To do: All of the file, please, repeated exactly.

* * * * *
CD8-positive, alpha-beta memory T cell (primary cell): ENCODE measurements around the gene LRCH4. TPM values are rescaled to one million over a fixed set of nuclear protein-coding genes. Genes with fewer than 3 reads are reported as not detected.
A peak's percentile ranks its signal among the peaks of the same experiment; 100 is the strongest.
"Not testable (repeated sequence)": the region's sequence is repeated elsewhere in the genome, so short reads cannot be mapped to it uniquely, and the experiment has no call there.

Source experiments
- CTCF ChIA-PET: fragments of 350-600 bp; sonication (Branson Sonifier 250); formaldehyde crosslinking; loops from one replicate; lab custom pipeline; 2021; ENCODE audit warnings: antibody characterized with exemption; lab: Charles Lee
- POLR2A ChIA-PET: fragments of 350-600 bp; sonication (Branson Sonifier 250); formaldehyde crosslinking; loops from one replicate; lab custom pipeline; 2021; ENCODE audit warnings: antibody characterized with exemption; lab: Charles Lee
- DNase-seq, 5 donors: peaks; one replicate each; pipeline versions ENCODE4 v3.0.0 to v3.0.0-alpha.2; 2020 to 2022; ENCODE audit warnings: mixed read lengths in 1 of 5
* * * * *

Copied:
CD8-positive, alpha-beta memory T cell (primary cell): ENCODE measurements around the gene LRCH4. TPM values are rescaled to one million over a fixed set of nuclear protein-coding genes. Genes with fewer than 3 reads are reported as not detected.
A peak's percentile ranks its signal among the peaks of the same experiment; 100 is the strongest.
"Not testable (repeated sequence)": the region's sequence is repeated elsewhere in the genome, so short reads cannot be mapped to it uniquely, and the experiment has no call there.

Source experiments
- CTCF ChIA-PET: fragments of 350-600 bp; sonication (Branson Sonifier 250); formaldehyde crosslinking; loops from one replicate; lab custom pipeline; 2021; ENCODE audit warnings: antibody characterized with exemption; lab: Charles Lee
- POLR2A ChIA-PET: fragments of 350-600 bp; sonication (Branson Sonifier 250); formaldehyde crosslinking; loops from one replicate; lab custom pipeline; 2021; ENCODE audit warnings: antibody characterized with exemption; lab: Charles Lee
- DNase-seq, 5 donors: peaks; one replicate each; pipeline versions ENCODE4 v3.0.0 to v3.0.0-alpha.2; 2020 to 2022; ENCODE audit warnings: mixed read lengths in 1 of 5